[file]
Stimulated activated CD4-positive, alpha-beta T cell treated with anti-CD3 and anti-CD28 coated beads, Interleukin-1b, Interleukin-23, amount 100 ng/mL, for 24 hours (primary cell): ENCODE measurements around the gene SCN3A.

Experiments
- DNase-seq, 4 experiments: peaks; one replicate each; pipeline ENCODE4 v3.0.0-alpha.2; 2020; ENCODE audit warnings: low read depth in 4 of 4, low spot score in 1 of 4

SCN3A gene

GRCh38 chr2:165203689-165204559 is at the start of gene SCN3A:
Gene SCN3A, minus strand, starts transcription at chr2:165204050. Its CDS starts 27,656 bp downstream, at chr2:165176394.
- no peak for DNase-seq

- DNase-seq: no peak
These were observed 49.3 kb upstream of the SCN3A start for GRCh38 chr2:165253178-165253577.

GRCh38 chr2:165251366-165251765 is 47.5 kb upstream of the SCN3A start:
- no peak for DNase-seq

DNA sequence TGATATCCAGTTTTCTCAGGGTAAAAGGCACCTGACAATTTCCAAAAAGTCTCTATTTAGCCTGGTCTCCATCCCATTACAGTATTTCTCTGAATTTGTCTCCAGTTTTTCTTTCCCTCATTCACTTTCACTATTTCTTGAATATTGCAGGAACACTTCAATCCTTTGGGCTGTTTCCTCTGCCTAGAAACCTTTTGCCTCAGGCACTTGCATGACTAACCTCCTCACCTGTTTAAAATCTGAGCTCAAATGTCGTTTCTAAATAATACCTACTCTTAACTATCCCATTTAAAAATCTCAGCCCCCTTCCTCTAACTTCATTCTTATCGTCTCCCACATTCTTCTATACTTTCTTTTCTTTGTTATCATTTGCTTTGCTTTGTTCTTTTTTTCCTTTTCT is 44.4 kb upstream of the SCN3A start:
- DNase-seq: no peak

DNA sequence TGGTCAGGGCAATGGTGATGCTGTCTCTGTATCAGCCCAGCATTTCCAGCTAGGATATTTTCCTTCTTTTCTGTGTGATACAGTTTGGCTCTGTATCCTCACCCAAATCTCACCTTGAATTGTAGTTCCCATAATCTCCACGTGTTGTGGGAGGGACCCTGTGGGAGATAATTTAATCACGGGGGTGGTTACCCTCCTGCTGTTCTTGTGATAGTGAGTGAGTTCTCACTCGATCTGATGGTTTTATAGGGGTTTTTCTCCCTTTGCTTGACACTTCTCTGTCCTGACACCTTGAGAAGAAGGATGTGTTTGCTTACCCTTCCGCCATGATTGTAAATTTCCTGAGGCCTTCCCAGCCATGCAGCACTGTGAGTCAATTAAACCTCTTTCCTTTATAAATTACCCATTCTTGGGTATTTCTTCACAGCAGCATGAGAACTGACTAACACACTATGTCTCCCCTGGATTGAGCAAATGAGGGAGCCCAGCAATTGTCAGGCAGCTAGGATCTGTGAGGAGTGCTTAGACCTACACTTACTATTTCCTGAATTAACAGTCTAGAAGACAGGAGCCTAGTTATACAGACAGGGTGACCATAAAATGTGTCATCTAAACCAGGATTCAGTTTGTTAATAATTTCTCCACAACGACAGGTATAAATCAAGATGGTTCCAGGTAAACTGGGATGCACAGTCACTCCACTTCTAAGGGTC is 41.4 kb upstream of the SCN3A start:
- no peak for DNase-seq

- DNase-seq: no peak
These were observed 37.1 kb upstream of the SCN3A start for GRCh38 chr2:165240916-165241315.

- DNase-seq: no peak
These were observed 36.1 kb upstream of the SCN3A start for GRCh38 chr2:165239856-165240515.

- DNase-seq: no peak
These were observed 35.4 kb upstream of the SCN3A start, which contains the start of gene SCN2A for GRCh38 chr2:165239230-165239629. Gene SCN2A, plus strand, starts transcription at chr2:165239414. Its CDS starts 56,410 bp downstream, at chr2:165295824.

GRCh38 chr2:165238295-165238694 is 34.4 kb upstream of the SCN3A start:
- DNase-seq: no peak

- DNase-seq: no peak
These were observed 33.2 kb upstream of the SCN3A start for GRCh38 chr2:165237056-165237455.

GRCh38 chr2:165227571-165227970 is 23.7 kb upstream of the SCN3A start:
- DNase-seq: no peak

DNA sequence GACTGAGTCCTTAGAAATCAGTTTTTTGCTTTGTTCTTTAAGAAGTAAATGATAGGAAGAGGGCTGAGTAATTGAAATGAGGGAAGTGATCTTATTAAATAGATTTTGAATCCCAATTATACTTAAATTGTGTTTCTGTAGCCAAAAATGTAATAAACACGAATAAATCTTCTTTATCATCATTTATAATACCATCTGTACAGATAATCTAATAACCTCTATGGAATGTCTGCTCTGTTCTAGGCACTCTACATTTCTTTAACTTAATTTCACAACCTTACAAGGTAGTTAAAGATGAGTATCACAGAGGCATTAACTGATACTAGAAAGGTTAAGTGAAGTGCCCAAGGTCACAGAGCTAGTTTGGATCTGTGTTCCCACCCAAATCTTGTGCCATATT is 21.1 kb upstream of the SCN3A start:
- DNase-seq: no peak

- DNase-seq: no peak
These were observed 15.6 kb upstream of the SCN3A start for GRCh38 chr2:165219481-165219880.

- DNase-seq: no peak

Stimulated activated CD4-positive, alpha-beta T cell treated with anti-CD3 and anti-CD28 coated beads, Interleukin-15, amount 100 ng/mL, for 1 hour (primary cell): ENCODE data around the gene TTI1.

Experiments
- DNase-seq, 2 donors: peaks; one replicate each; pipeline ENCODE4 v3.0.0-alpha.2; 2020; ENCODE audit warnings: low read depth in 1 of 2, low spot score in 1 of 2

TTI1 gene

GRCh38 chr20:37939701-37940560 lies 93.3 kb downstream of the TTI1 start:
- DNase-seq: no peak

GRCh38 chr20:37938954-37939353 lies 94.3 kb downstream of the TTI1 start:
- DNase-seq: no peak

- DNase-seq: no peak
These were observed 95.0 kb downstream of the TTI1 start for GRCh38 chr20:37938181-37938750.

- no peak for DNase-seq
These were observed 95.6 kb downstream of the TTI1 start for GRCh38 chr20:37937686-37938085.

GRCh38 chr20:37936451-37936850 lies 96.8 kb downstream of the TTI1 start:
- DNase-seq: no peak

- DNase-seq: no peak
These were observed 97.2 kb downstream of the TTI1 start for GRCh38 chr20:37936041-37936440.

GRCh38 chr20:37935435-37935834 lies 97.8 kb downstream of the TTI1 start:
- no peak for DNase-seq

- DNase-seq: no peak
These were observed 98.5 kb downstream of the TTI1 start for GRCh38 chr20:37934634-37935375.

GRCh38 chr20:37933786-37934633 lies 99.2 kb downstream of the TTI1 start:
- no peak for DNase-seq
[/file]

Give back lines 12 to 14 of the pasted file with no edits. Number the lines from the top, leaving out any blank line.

DNA sequence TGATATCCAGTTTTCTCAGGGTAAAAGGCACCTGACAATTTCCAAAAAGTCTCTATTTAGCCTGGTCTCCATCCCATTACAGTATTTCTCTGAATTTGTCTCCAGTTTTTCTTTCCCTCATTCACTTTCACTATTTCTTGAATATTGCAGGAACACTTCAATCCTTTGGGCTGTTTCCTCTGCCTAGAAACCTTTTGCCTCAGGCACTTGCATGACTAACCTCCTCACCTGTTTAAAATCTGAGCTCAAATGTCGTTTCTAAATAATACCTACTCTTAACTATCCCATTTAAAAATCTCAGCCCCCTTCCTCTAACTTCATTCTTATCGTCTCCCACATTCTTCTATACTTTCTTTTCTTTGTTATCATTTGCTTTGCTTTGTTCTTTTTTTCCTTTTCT is 44.4 kb upstream of the SCN3A start:
- DNase-seq: no peak

DNA sequence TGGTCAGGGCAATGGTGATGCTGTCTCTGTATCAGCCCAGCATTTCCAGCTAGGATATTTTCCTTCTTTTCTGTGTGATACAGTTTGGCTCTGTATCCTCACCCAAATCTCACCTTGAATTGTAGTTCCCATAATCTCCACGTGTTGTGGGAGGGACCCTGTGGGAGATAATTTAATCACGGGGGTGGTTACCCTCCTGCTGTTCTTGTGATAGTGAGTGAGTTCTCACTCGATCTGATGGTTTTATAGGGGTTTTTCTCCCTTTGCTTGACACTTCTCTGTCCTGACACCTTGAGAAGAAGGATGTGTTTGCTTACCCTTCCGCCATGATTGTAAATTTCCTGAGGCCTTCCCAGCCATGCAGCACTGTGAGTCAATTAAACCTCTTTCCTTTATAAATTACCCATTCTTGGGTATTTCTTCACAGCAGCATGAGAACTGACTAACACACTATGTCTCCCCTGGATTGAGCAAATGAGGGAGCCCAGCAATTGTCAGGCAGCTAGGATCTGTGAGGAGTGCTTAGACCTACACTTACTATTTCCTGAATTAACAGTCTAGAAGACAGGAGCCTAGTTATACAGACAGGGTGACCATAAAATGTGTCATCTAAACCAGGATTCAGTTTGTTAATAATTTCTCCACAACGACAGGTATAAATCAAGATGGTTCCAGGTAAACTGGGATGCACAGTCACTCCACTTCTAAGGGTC is 41.4 kb upstream of the SCN3A start: